Two Words: Foreword / Afterword

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A foreword is a brief introduction to a book or other piece of literature. (Not to be confused with “forward” motion.)

There’s no sharp dividing line between a “foreword”, a “preface”, and an “introduction”. You’ll find books (including some of mine) with all three! There also are books with opening commentaries that could justly be tagged with any of these labels.


Typically, however, a foreword is shorter than a preface or an introduction. That’s why it’s a kind of “word”. Unlike a preface or an introduction, it also typically is written by someone other than the book’s author. (Typically, but not always.)

Mostly, a foreword will be a pithy comment on the idea behind the book, or perhaps the writer’s history with the author.

Prefaces and introductions usually are written by the book’s author. An introduction normally is longer than a preface, which tends to be longer than a foreword.

“Typically”, “usually”, “normally”, “tends to be”. As I said, there aren’t any strict rules. Except one:

It’s spelled “foreword” (with an “o”), not “forward” (with an “a” and no “e”)!

The “fore” part means it goes at the very beginning (before). As noted, the “word” part implies it is, or ought to be, short and to the point.

Some books also have an “afterword”. Again, note that it’s spelled “word”, not “ward” (even though it comes afterward). It’s a relatively terse closing thought. Too long, and it ceases to be an afterword and becomes instead an epilogue.

Some online dictionaries insist that an afterword, like a foreword, typically is written by someone other than the book’s author. I’m not sure that’s accurate.

Maybe I’m generalizing from too small a sample. But I’m pretty sure most of the afterwords I’ve seen were written by the same person who wrote the book. That’s certainly true of the afterwords in my books (those that have an afterword).

Although the misuse of these words is a pet peeve of mine, I can well understand why they’re so often mixed up. My fingers want to type “forward” and “afterward” even when I mean “foreword” and “afterword”!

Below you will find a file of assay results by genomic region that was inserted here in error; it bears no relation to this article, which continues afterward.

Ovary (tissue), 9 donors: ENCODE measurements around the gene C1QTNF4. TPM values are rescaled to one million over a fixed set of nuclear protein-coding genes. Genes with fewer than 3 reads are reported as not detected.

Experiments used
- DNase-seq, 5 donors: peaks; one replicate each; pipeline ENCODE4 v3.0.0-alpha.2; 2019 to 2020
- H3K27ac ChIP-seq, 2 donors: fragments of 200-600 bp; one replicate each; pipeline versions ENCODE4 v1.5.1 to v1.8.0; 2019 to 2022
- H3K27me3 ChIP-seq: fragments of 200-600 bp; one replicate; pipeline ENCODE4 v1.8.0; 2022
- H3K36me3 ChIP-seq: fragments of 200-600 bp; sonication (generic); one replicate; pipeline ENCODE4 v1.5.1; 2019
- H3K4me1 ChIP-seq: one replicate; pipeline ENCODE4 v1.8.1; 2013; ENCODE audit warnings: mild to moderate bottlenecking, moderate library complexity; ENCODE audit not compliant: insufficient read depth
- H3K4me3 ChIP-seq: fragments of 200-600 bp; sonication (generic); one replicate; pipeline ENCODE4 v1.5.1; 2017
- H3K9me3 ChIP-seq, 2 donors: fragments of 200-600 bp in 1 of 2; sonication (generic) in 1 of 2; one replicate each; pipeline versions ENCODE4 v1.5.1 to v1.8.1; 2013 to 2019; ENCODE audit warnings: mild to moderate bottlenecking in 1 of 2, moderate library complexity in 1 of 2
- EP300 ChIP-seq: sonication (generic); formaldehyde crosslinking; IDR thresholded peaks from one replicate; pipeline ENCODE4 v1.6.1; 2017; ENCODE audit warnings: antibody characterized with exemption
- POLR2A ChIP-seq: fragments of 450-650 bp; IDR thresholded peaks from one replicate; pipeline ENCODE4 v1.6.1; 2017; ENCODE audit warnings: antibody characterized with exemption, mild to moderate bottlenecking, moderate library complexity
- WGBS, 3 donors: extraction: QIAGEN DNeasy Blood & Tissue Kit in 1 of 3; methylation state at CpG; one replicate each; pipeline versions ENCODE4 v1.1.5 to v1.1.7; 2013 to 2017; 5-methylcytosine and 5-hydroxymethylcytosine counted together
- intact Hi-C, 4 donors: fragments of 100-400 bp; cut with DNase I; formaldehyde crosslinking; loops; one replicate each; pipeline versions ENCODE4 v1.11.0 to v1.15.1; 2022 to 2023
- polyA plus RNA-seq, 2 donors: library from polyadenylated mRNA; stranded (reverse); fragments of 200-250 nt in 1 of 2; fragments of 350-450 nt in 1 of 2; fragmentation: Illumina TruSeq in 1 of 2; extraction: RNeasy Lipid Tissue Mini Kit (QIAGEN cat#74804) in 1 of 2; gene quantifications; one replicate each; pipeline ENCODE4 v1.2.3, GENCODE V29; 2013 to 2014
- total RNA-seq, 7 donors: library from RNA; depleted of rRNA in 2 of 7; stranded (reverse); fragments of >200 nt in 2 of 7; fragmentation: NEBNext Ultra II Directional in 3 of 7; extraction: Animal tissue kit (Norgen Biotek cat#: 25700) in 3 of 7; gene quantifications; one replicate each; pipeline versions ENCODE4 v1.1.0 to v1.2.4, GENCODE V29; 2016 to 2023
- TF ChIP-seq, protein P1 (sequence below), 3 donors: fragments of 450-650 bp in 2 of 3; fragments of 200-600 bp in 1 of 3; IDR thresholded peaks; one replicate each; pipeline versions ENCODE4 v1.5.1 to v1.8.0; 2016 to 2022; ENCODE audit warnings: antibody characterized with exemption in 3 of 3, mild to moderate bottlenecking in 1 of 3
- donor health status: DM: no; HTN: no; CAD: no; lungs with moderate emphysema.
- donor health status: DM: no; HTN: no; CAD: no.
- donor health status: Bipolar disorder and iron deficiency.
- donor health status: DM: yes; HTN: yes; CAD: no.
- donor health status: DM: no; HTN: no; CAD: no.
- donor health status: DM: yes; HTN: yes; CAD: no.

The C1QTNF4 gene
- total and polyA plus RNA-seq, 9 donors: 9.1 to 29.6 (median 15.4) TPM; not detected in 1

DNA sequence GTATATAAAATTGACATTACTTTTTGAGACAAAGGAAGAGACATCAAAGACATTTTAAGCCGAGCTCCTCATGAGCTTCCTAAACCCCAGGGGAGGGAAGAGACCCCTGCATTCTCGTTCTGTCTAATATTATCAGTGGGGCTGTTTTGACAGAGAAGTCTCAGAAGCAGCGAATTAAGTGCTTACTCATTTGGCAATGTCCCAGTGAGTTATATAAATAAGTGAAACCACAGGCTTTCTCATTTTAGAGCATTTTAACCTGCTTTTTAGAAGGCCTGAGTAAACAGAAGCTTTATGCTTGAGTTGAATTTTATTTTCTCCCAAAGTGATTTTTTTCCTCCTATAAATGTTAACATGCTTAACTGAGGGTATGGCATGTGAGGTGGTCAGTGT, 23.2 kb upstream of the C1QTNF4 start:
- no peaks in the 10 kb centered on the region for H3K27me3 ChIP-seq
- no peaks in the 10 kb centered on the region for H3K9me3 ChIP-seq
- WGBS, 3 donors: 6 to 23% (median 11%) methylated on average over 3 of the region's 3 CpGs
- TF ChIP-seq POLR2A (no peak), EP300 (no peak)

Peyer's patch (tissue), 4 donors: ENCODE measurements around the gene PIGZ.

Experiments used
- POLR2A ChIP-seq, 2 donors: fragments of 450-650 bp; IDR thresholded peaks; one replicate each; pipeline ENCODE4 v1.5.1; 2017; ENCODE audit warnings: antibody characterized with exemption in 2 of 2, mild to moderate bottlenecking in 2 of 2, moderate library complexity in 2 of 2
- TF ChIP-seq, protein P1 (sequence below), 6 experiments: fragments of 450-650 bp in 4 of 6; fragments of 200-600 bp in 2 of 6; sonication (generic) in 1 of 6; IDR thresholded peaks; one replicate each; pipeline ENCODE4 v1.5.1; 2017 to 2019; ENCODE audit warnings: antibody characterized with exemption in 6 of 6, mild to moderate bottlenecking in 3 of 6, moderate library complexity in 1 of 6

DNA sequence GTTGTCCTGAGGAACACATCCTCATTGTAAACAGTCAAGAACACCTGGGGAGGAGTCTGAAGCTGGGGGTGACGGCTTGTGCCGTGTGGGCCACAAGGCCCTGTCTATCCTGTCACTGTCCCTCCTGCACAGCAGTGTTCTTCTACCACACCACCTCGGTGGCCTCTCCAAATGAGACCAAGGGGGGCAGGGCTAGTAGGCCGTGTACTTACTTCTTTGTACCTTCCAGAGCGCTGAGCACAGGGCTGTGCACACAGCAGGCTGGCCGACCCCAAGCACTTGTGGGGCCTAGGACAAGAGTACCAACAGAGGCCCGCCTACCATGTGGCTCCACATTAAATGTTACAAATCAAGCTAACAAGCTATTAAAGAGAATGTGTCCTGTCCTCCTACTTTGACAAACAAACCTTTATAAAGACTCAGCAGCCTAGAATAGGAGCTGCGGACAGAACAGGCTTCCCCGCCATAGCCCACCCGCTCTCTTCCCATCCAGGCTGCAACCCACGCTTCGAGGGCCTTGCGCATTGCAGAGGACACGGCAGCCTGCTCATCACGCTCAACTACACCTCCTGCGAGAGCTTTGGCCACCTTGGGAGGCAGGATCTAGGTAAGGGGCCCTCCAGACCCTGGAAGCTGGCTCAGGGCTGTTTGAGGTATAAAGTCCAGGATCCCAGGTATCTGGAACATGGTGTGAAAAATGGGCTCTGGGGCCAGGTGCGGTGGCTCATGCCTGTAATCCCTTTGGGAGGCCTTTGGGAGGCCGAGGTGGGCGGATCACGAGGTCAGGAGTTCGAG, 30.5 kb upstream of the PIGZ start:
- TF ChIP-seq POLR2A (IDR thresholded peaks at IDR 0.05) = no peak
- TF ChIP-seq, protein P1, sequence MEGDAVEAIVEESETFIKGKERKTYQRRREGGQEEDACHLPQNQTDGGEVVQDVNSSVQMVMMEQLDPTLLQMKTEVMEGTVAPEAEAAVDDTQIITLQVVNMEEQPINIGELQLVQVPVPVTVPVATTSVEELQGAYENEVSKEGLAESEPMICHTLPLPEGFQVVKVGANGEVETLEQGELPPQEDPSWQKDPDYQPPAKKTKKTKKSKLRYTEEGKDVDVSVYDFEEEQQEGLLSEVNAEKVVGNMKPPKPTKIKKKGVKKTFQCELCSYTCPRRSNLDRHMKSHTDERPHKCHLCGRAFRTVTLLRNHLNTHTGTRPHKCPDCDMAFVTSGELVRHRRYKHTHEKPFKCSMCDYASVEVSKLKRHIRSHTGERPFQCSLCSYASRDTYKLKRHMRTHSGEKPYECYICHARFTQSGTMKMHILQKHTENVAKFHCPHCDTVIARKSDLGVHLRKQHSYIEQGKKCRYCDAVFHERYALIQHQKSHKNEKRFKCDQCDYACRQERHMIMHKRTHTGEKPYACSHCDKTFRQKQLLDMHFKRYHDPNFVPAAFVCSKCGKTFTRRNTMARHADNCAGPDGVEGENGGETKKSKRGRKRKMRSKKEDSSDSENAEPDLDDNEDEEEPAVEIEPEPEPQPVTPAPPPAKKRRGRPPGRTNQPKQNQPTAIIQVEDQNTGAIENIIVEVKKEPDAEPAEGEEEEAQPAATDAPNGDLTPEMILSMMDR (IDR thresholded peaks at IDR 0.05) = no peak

Scanning my bookshelf for instances, I noticed my copy of Isaac Asimov’s novel Forward the Foundation. This triggered a thought:

If I ever want to be an imp, I could write a book with an opening chapter titled “Forward” and a closing chapter titled “Afterward”. There’d be no foreword, preface, introduction, afterword, epilogue – and no chapter numbers.

Then readers as pedantic as I am would complain that I had misspelled “foreword” and “afterword”. I’d retort, “No those are just regular chapter titles, spelled correctly – the book has no foreword or afterword!”

Which goes to show either that I (a) have a rich fantasy life, (b) am easily entertained, or (c) am simply weird. (I guess these aren’t mutually exclusive.)

(This article is part of my series on words that are #worth1000pictures.)


Two Words: Foreword / Afterword — 1 Comment

  1. I’m pleased you have Asimov’s Foundation novels on your shelf (or at least one of them). I used to have a poor opinion of Asimov up until my second year in college. Then a friend mildly rebuked me and said why don’t you actually read one of his books before forming your opinion. I said fine. And then I suddenly had a huge collection of his books. But mostly his robot novels that segue into his foundation novels. Well, before the robot novels were his robot short stories which slowly developed into the novels… Most people can’t believe that Asimov was inspired by Tolkien.. I couldn’t. In fact, when I read that I went to look for Tolkien’s works and picked up The Hobbit or The Lord of The Rings and was appalled by the imagery and style. I thought to myself, Asimov was inspired by this?? It took me almost twenty years to finally actually read a book by Tolkien.

    About the same amount of time ago a friend and I pondered how to make psychohistory an actual scientific discipline. We came up with various models and graphs. We didn’t go very far obviously (or that’s what I want you to believe). 😄

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